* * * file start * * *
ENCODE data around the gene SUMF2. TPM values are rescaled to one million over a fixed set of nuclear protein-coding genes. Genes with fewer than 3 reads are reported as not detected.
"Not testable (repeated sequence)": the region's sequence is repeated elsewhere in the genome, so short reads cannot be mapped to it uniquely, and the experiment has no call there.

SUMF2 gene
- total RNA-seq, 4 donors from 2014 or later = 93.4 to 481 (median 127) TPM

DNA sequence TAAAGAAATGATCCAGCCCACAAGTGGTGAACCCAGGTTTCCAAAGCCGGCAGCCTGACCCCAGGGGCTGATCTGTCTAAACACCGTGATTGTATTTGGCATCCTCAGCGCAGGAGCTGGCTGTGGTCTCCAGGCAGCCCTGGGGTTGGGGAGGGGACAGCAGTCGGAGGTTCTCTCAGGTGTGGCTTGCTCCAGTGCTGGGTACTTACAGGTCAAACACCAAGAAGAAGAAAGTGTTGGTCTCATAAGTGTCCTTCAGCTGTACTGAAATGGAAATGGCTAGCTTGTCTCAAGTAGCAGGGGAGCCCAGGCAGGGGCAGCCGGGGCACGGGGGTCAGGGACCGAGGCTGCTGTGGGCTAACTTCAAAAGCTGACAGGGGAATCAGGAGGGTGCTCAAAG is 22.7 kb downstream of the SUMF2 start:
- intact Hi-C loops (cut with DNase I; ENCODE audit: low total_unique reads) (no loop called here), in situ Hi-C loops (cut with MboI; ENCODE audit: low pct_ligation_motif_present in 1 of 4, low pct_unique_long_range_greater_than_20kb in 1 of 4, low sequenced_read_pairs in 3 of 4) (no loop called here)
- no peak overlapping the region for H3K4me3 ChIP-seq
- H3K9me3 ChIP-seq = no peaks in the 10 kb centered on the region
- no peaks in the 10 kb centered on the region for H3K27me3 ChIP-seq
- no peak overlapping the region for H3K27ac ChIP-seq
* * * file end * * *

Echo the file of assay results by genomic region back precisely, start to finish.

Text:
ENCODE data around the gene SUMF2. TPM values are rescaled to one million over a fixed set of nuclear protein-coding genes. Genes with fewer than 3 reads are reported as not detected.
"Not testable (repeated sequence)": the region's sequence is repeated elsewhere in the genome, so short reads cannot be mapped to it uniquely, and the experiment has no call there.

SUMF2 gene
- total RNA-seq, 4 donors from 2014 or later = 93.4 to 481 (median 127) TPM

DNA sequence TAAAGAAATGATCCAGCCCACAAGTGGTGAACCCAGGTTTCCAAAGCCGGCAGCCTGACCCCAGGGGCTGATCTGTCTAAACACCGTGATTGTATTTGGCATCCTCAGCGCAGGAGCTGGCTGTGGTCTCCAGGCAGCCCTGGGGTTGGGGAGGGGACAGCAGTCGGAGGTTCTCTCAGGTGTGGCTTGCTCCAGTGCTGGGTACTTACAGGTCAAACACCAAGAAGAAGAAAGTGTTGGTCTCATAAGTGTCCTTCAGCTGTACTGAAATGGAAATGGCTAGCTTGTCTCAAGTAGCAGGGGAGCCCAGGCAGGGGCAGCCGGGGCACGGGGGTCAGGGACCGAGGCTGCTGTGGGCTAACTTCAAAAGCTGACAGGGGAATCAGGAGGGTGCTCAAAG is 22.7 kb downstream of the SUMF2 start:
- intact Hi-C loops (cut with DNase I; ENCODE audit: low total_unique reads) (no loop called here), in situ Hi-C loops (cut with MboI; ENCODE audit: low pct_ligation_motif_present in 1 of 4, low pct_unique_long_range_greater_than_20kb in 1 of 4, low sequenced_read_pairs in 3 of 4) (no loop called here)
- no peak overlapping the region for H3K4me3 ChIP-seq
- H3K9me3 ChIP-seq = no peaks in the 10 kb centered on the region
- no peaks in the 10 kb centered on the region for H3K27me3 ChIP-seq
- no peak overlapping the region for H3K27ac ChIP-seq